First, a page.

Finalists of Poetry Out Loud Announced

Lawrentians competed in the semifinal rounds of the annual Poetry Out Loud (POL) competition this past Tuesday and Wednesday in the Heely Room.

Lawrentians competed in the semifinal rounds of the annual Poetry Out Loud (POL) competition this past Tuesday and Wednesday in the Heely Room. The finalists are Kelsie Choi ’22, Kate Feiner ’22, Bernice Hightower ’21, Natalia Ibarra ’20, Eleni Lefakis ’21, Delaney Musgrave ’22, Ayan Schwartzenberg ’22, Kylan Tatum ’21, Asmat Taunque ’21, Francesca Weil ’21, and Aaron Zander ’22.

The selected winner from Lawrenceville will move on to compete at the regional, state, and national rounds. Through this competition, Lawrentians have the opportunity to grow their love for poetry and to challenge themselves by performing in front of a live audience and judges.

Reflecting on this mission, coordinator of the Lawrenceville POL event and English Master Jessica Magnuson said, “Reciting a poem is a great skill to have, as it helps build confidence and present yourself in front of a large group of people. It offers the opportunity for students to be vulnerable and put themselves out there.”

Three judges were present at each semifinal round and four will be present during the final round. In addition, Spanish Master Alison Stewart y Fonseca P’12 will check for accuracy of the poem recitation. While Magnuson recognizes that “there are a lot of nuances to how [students] are judged” and “it’s a relatively complicated process,” she believes the overall competition has a lot of value.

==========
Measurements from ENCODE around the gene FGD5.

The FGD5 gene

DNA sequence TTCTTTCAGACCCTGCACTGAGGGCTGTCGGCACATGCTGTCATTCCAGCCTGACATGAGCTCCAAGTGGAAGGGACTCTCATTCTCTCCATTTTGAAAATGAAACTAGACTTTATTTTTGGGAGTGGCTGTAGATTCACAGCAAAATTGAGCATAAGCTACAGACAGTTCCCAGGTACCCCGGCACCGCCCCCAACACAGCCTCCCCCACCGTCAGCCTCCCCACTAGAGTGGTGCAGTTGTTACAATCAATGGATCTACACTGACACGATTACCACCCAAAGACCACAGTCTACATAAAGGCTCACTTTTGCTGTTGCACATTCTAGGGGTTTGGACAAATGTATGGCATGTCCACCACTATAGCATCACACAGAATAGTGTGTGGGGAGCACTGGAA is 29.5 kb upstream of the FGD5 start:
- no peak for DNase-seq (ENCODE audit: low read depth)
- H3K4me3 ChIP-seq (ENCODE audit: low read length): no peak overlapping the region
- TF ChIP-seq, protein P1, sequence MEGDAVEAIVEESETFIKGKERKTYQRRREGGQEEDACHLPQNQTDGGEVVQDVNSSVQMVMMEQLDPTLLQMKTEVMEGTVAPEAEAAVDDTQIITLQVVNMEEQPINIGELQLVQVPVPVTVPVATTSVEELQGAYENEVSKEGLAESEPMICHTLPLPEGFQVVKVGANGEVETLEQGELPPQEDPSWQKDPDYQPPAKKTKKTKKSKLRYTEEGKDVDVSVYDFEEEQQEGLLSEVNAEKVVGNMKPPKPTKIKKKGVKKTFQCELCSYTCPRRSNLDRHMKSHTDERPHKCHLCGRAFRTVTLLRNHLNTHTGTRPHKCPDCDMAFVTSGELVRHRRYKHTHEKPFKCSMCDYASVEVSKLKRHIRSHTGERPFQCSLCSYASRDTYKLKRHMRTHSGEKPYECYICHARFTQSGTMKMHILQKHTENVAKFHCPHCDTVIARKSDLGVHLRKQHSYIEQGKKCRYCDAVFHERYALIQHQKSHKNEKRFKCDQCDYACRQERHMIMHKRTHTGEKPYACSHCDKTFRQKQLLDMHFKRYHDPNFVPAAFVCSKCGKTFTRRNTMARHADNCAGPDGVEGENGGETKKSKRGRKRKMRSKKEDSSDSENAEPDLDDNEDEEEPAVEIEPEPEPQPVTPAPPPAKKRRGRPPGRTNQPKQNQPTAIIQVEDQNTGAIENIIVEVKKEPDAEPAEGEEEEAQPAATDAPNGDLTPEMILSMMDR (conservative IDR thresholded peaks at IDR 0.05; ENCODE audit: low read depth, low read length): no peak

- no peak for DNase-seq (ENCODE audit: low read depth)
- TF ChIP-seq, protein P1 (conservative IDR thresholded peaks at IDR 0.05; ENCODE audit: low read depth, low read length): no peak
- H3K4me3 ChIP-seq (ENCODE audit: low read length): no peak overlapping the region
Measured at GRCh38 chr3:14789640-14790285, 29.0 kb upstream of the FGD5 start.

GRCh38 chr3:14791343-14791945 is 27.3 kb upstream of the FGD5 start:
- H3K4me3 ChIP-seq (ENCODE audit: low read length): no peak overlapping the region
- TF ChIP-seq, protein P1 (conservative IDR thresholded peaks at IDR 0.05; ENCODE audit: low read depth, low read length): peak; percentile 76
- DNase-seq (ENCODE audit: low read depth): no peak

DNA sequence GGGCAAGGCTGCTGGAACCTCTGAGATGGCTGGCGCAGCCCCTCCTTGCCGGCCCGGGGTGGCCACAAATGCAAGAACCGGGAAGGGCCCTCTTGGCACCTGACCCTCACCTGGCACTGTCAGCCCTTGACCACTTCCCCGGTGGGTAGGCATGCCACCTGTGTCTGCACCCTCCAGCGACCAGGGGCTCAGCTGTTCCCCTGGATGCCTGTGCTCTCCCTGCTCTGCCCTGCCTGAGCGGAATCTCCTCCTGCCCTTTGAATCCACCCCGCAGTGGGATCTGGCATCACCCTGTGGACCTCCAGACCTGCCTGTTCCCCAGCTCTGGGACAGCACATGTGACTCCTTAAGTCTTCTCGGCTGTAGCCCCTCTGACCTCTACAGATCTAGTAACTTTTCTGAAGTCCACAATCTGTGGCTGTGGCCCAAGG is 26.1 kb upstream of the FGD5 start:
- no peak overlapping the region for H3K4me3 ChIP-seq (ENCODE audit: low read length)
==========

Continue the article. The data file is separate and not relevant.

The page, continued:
III Formers qualified through a selection process from their English classes. Class winners moved onto the semifinal rounds, while IV and V Formers were only required to sign up in advance to participate.

Participants first selected a poem of their choice from the POL website. They then recited the poem in front of an audience of judges and students. According to rubrics, all performances were judged based on physical presence, voice and articulation, dramatic appropriateness, evidence of understanding, and overall performance.

Feiner said, “I felt really nervous prior to the semifinal round because I didn’t have much experience reciting poetry, but once people started to perform, it was really awesome to be a part of it.”

To Feiner, poetry is intriguing “because of the power it has to evoke emotion whether or not we understand the literal meaning,” so it was very enjoyable to see “how others chose to interpret and convey that meaning throughout their recitations.”

Tatum, also a finalist, selected the poem “There Are Birds Here” by Jamaal May because he enjoys picking the poems of authors “who look like [him] or have gone through similar experiences” as it helps him better connect to and express the poem. The poem uses birds as a metaphor for children, specifically children of color, and highlights how they are trapped both in certain physical locations and by the societies they live in. As a IV Former, Tatum decided to participate in the competition again to delve in deeper to poetry.

Tatum said, “I write poems myself, and I typically only have the opportunity to create them, but with Poetry Out Loud, it is really interesting for me to be able to see another side of poetry, spoken word, that I have less experience with.”

Because Tatum did not struggle as much with the memorization aspect, the main areas he focused on during his preparation were “balancing [his] vocal expression to make sure [he] was not over-expressing or under-expressing” himself. He also worked on highlighting the nuances of each poem, including how to properly use hand gestures or tonal inflections to best express the poem.

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